Hydrogen peroxide reacts with the isolated fully oxidized cytochrome bd from Escherichia coli bringing about spectral changes characterized by increased absorption at 680 nm, disappearance of a charge transfer band at 740 nm and a red shift in the Soret band. Only one type of spectral changes is observed throughout the entire range of H2O2 concentration studied, 5-5000 μM. The absorption changes are consistent with peroxide binding to heme d and do not show any evidence for reaction with heme b-595. The spectral response saturates at increased H2O2 concentration with apparent K(d) of 30 μM and is reversed by catalase. Stopped-flow measurements show the reaction to be first order with respect to H2O2 with a second order rate constant k(on) = 600 M-1 s-1. Decay of the H2O2-induced spectral changes upon addition of catalase (k ~ 0.001 s-1) is about 20-fold slower than expected for dissociation of peroxide from the complex with heme d assuming a simple reversible binding of H2O2 with K(d) and k(on) values given above (k(off) = K(d)(*)k(on)). We suggest that the reaction of H2O2 with cytochrome bd may be in fact irreversible, the initial binding followed by a cleavage of the O-O bond and formation of the oxoferryl complex of heme d. Upon removal of excess peroxide, the oxoferryl compound could decay being reduced to the ferric state by endogenous reductants.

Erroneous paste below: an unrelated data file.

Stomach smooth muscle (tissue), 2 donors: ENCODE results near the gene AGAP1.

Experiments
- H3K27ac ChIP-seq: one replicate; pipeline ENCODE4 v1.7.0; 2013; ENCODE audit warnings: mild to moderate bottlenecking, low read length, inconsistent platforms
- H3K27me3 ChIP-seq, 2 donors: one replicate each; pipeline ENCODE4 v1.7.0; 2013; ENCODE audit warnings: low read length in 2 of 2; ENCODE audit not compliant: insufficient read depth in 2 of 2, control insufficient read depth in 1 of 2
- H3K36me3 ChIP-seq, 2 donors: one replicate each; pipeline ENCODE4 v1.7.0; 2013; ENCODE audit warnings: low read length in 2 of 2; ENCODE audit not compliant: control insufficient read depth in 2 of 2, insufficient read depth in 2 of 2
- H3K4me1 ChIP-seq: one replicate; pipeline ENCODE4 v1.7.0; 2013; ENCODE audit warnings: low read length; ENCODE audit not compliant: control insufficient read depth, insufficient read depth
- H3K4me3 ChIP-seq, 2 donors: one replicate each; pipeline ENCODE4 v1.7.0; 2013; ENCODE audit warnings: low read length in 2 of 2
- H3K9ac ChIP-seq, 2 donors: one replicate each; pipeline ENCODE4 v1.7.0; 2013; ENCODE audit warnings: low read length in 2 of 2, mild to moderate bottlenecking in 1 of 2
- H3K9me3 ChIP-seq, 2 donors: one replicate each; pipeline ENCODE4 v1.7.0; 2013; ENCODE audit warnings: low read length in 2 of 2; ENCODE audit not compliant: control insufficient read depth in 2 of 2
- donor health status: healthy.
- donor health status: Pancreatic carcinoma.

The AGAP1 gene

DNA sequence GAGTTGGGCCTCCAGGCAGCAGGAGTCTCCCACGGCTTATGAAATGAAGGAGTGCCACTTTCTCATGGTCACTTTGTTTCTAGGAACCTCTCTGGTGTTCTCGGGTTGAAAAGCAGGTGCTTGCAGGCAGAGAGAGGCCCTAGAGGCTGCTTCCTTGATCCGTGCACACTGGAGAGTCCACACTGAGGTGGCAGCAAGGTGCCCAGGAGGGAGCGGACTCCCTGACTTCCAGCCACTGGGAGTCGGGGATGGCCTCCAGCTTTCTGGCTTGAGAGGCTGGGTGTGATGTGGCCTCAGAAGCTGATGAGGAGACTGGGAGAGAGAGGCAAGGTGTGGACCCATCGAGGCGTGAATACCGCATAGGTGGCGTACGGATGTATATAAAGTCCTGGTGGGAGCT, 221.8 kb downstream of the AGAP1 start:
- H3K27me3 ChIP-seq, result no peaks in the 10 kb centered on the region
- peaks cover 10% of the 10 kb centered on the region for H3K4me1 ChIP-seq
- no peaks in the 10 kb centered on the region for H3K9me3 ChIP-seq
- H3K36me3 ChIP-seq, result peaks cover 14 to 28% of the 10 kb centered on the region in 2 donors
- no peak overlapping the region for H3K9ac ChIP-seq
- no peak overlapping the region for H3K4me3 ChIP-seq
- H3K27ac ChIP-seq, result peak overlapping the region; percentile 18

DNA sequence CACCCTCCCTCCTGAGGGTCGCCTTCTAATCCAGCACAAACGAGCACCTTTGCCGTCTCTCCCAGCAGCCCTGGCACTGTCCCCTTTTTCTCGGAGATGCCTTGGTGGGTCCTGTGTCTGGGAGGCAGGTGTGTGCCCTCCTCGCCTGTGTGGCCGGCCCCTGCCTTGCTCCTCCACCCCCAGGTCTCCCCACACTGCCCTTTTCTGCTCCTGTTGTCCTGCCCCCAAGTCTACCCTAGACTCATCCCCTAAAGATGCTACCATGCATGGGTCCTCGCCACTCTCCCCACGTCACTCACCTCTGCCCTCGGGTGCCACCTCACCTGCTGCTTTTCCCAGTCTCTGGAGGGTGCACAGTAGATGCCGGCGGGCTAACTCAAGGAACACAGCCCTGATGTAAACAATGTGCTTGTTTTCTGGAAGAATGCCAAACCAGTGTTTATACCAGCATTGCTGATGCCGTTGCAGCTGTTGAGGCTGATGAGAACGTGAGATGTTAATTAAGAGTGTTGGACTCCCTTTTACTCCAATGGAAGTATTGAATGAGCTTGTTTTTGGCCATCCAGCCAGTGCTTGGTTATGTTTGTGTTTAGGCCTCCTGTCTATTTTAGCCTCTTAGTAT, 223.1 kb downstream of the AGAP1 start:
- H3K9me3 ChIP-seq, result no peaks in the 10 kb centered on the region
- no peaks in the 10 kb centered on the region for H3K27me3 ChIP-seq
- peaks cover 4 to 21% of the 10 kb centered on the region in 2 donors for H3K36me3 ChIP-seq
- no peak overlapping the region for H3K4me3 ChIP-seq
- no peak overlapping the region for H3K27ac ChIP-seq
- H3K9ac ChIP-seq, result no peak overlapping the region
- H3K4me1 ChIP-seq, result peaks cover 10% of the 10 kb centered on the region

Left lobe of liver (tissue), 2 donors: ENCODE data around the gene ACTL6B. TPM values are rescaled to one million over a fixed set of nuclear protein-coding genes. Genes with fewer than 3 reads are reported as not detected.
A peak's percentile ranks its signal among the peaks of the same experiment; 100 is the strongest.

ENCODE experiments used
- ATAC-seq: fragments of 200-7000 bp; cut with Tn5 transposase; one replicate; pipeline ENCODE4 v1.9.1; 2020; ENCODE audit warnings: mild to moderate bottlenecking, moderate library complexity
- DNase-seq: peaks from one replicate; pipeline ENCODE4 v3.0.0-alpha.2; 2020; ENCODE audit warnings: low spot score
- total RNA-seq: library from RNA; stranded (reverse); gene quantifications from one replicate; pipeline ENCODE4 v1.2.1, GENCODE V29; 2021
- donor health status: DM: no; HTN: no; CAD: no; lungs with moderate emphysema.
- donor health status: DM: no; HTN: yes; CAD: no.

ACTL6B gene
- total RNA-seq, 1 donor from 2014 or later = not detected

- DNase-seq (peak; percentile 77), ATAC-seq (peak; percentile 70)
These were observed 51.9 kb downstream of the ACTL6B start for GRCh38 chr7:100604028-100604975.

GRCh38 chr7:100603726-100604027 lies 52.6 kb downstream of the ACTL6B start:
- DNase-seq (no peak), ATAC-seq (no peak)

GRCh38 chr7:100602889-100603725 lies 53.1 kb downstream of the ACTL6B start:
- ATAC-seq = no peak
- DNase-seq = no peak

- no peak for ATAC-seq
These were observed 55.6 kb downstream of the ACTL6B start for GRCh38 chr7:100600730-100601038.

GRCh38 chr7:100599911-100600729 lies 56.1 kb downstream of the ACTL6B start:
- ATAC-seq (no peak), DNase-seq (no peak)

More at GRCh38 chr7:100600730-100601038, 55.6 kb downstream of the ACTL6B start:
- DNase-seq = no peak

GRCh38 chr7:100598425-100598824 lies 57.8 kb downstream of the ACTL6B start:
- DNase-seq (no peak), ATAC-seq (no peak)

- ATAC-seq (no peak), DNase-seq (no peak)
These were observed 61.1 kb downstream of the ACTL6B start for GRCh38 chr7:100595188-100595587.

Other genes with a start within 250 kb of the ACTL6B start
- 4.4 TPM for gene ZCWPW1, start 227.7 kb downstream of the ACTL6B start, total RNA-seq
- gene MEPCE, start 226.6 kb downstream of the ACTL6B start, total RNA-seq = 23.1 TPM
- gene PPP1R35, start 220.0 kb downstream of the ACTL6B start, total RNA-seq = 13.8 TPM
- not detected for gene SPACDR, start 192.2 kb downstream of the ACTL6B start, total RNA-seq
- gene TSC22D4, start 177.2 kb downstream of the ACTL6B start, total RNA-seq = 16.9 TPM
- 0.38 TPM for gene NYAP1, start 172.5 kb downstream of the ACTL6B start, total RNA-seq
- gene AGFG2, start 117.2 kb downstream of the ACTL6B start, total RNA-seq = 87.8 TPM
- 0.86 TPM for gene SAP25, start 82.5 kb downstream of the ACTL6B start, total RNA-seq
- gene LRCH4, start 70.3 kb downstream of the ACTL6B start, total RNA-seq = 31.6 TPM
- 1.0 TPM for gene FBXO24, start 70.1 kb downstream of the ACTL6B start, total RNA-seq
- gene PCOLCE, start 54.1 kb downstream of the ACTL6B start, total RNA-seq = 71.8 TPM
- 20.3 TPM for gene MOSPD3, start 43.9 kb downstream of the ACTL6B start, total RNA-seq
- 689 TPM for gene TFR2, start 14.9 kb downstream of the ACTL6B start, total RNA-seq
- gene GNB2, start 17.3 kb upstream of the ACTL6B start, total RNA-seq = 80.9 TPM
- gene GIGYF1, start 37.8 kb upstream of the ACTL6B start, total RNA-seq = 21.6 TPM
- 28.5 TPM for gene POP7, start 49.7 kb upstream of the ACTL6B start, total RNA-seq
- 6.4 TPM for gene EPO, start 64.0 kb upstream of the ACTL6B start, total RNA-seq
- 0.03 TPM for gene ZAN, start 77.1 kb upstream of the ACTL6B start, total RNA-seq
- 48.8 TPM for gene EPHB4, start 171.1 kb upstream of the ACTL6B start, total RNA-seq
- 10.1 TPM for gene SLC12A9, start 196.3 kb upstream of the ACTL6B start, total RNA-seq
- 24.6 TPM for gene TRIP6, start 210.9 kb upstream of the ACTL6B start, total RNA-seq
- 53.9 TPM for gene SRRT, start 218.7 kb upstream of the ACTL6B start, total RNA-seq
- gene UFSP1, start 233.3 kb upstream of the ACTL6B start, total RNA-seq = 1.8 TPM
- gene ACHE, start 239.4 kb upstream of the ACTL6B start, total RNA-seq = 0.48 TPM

|Original language||English (US)|
|Number of pages||8|
|Journal||Biochemistry and Molecular Biology International|
|State||Published - 1995|
ASJC Scopus subject areas
- Molecular Biology